On Friday, the House passed the COMPETES Act, a sweeping bill designed to enhance the United States’ competitiveness with China in manufacturing and technology. The bill passed in a 222-210 vote, mostly along party lines.
The COMPETES Act includes $52 billion for chip manufacturing, $45 billion for strengthening key supply chains, and $160 billion for scientific research and innovation. The version of the bill passed by the House also includes two major immigration provisions: a new visa category for entrepreneurs and a path to permanent residence for immigrants who earn a STEM Ph.D. in the United States.
“As Chairwoman of the Committee on Science, Space, and Technology,” said Rep. Eddie Bernice Johnson in a statement, “I am especially proud of our strong bipartisan bills included in this package. I often refer to this committee as the committee of the future. It is in that spirit that we approached this legislation, to usher in a bold and prosperous future for American competitiveness.”
The massive infusion of money into R&D is largely in response to China’s increasing technological prowess. As China has gotten richer, it has poured money into a range of emerging technologies from gene-editing to hypersonics to artificial intelligence. Chinese President Xi Jinping has made it clear that he wants to turn the country into a technological superpower, and plans like Made in China 2025 and China Standards 2035 spell out how Beijing intends to make that dream a reality. This has alarmed the United States, which increasingly sees China as a geopolitical and ideological competitor.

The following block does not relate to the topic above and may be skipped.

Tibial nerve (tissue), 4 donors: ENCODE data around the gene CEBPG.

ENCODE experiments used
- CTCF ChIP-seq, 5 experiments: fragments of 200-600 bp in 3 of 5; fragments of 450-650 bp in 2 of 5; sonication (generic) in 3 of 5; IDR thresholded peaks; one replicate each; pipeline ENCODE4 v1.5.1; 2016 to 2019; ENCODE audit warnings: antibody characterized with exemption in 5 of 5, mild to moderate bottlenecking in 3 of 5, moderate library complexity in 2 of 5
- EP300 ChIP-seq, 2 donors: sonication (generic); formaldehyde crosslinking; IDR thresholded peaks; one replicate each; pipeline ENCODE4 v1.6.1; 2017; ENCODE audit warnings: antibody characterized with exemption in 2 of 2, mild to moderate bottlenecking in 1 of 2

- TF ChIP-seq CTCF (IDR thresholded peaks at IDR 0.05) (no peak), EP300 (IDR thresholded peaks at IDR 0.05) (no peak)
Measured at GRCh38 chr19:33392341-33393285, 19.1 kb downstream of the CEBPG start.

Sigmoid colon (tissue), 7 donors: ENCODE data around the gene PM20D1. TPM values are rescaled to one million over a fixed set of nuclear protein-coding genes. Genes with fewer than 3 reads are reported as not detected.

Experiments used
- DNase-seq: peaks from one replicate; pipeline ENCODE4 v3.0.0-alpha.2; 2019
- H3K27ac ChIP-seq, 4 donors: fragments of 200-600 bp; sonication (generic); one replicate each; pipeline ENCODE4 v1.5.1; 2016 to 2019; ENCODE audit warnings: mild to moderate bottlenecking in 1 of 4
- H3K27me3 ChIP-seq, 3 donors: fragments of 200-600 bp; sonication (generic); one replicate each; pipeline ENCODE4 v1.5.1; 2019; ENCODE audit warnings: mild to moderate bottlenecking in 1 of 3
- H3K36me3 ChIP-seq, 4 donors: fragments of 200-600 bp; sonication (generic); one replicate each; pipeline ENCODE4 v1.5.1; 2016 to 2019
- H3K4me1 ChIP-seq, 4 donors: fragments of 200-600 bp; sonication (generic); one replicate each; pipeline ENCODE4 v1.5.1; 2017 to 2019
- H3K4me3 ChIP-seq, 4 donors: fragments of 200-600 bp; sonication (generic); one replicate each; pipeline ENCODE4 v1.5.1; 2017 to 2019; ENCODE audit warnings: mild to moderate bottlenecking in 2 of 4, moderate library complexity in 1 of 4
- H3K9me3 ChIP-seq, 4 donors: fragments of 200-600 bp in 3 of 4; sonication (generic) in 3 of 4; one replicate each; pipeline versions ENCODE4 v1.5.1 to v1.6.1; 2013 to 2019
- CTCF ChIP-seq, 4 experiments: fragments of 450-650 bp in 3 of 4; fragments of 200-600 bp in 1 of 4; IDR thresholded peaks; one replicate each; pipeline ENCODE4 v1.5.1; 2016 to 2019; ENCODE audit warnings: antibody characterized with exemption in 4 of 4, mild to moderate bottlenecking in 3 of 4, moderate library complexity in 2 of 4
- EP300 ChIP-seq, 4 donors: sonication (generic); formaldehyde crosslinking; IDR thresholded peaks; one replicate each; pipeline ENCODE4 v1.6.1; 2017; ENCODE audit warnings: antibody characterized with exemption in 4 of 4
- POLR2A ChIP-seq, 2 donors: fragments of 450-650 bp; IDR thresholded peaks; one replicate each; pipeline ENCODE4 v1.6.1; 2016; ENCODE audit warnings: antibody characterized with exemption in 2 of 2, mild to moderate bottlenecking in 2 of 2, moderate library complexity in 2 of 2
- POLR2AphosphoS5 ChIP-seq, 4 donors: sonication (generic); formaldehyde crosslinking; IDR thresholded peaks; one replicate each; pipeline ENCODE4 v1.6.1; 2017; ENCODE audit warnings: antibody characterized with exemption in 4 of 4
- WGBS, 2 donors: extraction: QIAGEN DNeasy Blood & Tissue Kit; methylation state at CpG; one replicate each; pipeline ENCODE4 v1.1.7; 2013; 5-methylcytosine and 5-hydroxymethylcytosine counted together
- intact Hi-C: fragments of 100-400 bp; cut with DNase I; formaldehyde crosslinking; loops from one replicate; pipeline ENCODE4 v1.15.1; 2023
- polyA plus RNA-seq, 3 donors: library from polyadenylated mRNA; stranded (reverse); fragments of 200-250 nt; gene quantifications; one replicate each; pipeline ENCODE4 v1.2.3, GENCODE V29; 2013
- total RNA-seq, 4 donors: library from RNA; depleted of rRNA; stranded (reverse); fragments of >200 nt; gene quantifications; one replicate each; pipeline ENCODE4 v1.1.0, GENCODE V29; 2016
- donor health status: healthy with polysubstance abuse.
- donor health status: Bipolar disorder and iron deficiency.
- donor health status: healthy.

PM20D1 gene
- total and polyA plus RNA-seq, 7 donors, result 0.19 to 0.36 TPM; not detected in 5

“We’ve just got to compete. And we’ve got to hopefully feel like we’re a little step ahead. And that’s really a big goal,” Johnson said in an interview with NPR. “Because as you know, our society is very different in the kind of freedom versus communism type of behaviors.”
Another impetus behind the COMPETES Act is the supply chain issues wrought by the COVID-19 pandemic. Chips, also known as semiconductors, are a major concern given their importance to modern technology and the ongoing chip shortage. The United States accounts for a small fraction of global chips production, with Taiwan dominating, but lawmakers are hoping to change that. Hence the bill included the CHIPS Act which boosts funding for chip research, development, and manufacturing in the United States.
The Senate already passed its own version of the bill, the U.S. Innovation and Competition Act last June. While USICA got enough Republican votes to overcome the filibuster, there are significant differences with the House version that will have to be resolved before a competitiveness bill reaches the president’s desk. The stage is set for a major test of bipartisanship when it comes to competing with China.